Too many negative clones using Directional TOPO Cloning - (May/23/2013 )
I have been working on this project for months now and have litterally done hundreds of minipreps searching for a positive clone. I am using a Champion pET Directional TOPO Expression Kit. So far I have only gotten two positive clones out of the hundreds that I have checked and I am not sure why the efficiency of the rxn is so low. I always get about a hundred clones per LB/AMP plate. I usually do the whole reaction in one day where do PCR to amplify the insert, carry out a gel extraction (using a Qiagen kit), run the ligation reaction and then transform the bacteria and incubate the plate at 37 degrees celcius over night. Then I carry out a miniprep and run a PCR to search for positive clones. So when I run the PCR I always see the backbone of the plasmid which is about 240 base pairs in the negative clones so I know that the minipreps are working properly. By the way my inserts are 600 bp and 1500 bp long so in general the length of the insert should not be a problem. When I ran the same reaction with the control insert I was able to get one positive clone out of ten, which is no where close to the 90% efficiency that the kit claims. Also I have tried this same reaction with a newer kit and it still did not work. By the way I also called invitrogen tech support and it was their beleif that the plasmid was bad which is why we got a new kit. I should also note that I followed the directions for the ligation rxn without any deviation and used the proper amount of DNA for the rxn.
So all in all, I know that the minipreps, transformations and (most likely) the kit is good. So why am I getting so many negative clones? Are there any alternatives to the invitrogen kit that will give me less background? What could I possibly be doing wrong during the ligation reaction that is implied?
Sorry for the long post I just wanted to be as thorough as possible. Any suggestions will be greatly appreciated.
One question I have is how you are quantifying the insert amount. Perhaps your insert DNA is present at much lower levels than you think. Perhaps your DNA is being affected by UV exposure on the gel. I would try your reaction without gel purification, simply cleaning up the PCR product (column, exo-sap, or ampure beads).
Idea: after you do the transfomration, let the transformed E.Coli sit in the fridge overnight, or more, and then plate the following day. What I find is that greatly increases the frequency of positive clones. With one recent ligation I checked a 100 clones and found nothing, but when I let the transformation (after shaking) sit in the fridge for 6 days before I plated I got several positive clones. This was a total surprise to me but it worked. Go figure.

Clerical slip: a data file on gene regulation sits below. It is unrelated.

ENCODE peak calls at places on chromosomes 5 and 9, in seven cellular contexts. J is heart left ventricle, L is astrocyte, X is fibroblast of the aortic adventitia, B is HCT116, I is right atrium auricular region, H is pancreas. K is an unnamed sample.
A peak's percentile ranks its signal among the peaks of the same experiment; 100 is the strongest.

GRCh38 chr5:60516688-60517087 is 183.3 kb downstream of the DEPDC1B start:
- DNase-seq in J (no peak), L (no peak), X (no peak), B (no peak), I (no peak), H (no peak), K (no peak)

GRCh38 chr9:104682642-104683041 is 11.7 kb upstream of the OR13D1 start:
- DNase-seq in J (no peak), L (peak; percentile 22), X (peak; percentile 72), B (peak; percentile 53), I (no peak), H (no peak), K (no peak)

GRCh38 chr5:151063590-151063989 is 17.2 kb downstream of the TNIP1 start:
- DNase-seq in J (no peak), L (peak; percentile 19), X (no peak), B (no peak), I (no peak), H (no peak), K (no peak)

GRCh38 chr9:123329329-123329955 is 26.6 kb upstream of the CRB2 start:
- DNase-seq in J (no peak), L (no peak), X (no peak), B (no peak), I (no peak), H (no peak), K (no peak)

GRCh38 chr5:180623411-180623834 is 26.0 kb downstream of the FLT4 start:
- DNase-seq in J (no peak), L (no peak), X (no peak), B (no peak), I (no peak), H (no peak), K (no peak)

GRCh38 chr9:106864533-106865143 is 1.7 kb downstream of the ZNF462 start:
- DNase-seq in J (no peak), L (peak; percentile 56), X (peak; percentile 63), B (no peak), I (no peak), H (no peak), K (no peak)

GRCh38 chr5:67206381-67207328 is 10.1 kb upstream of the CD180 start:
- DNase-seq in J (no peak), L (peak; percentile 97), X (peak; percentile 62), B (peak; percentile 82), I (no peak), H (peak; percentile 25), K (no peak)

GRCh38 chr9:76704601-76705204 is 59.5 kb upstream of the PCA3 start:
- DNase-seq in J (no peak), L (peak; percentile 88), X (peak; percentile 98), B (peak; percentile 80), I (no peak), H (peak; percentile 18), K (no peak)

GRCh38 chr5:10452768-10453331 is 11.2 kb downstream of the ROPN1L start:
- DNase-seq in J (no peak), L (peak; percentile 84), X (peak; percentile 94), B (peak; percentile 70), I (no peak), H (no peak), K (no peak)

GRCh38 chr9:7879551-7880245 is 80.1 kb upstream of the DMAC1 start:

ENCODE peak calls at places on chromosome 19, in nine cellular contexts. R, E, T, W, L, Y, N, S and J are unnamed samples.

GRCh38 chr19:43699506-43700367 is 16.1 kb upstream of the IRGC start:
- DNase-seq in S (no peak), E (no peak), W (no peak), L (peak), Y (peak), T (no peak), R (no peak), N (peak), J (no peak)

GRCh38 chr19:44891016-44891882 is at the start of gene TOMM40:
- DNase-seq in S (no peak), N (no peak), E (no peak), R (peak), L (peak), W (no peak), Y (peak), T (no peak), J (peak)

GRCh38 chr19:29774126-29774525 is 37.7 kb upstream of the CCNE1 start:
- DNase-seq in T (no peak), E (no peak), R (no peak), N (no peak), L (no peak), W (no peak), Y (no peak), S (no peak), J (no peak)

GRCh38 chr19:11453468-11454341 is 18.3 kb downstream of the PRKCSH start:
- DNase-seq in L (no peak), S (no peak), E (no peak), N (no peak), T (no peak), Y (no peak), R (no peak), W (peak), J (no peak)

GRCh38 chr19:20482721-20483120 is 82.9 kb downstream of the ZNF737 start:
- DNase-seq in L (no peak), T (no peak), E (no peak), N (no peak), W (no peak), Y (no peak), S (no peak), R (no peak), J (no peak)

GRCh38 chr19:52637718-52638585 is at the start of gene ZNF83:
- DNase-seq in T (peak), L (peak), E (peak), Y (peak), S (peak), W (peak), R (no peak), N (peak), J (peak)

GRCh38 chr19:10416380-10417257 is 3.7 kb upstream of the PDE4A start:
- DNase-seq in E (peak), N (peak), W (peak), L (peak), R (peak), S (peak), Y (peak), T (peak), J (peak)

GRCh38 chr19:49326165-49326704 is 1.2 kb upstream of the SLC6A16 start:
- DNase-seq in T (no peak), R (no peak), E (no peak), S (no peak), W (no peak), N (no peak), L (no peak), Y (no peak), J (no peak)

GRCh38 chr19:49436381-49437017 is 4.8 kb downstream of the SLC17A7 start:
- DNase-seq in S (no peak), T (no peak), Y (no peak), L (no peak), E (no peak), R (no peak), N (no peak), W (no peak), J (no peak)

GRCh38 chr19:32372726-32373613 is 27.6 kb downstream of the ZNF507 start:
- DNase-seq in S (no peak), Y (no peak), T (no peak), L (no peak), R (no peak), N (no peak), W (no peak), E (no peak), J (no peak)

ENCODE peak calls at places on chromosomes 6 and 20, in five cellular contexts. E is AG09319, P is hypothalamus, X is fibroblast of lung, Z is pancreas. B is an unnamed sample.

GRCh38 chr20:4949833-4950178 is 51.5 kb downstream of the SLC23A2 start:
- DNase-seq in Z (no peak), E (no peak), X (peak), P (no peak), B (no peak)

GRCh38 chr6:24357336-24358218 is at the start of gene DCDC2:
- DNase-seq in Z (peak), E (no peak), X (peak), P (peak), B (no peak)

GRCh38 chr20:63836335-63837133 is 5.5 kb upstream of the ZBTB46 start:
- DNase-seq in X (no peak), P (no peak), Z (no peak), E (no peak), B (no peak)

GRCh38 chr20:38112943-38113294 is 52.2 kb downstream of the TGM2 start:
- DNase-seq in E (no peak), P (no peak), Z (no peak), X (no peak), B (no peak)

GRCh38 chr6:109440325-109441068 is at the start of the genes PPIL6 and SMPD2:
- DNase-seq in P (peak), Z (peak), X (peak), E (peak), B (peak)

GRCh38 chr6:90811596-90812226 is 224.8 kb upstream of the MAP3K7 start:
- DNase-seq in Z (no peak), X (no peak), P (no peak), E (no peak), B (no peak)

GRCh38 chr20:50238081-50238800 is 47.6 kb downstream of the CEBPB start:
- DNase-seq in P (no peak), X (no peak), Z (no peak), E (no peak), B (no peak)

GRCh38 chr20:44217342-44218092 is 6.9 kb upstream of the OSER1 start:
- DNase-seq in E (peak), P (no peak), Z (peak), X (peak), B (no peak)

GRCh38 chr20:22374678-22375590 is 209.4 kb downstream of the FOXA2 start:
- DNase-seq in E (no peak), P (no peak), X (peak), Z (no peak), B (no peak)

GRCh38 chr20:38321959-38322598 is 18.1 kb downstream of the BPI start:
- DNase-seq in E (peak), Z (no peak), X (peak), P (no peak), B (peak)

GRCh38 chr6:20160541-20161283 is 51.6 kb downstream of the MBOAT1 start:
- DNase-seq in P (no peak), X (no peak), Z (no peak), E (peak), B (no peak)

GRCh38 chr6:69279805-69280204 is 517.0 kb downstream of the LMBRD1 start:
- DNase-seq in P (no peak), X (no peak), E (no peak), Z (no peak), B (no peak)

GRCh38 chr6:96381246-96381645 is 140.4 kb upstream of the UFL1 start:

So, I am quantifying the insert using a nanodrop 2200, which is supposed to be pretty accurate. It is definitely possible that my DNA is being affected by UV exposure since I use a gel imager to take a picture and then use a gel dock to excise the gel slice or interest.
By the way srpres when you say to let the E. Coli sit in the fridge overnight and then plate them do you mean to let them sit at -20 or -80 degrees celcius?
4 degrees (refrigerator)
Well, you are not alone and you don't need to blame yourself. TOPO cloning is known to have backgroun problem. Vectors prepared according to Invitrogen's protocol suffers from batch to batch variations. If you tell their tech support your problem they will send you a new kit at no cost. They knew their problems well.
It happens from time to time. The background issue is most obvious when you don't include any inserts in the reaction. My most recent TOPO cloning with 6 different fragments ranging from 400bp-1kb results in "0" rcombinant. I mini preped 4 from each plate using spin column based method (equivalent to Qiagen's miniprep but with silica membrane spin columns bulk ordered at much better price from Epoch Life Science) and sequenced all 24 plasmids. The are all backgrounds with slightly different sequnce. I pulled out Invitrogen's genome research paper, the original paper on Invitrogen's topo cloning vector and all Shuman's original research paper on topoisomerase I and TOPO cloning. Together with the sequencing data I believe all the background came from various steps during the TOPO vector preparation, the digestion step, the adaptor ligation step etc.
Since then I have tried to make my own topo cloning kit by eliminating some of the complicated steps in the original method. The best 0 background method that I found is what I called "Reverse Topo Cloning". For this method you simply add topoisomerase I recongnition sequence(-ccctt-) to the ends of your PCR primers. Nicking the PCR product with vaccinia topoisomerase I will leave two sticky ends together with the enzyme covalently linked to the T residue. If you design the primers in such a way that the sticky ends matchs restriction enzyme digested vectors then you can easily ligate the TOPO treated PCR fragment in to the digested vector at 100% efficiency without any backgound issue. Just be reminded that the vector has to be dephosphorylated first!
I have also tried to make the original TOPO cloning vector and found the same background issue although not as bad as some of you experienced. I am still in the process of improving and perhaps completely eliminating the background issue. I certainly will be happy to update you once I have good results. For the moment I am only using homologous recombination based method (SLIC or Gibson assembly).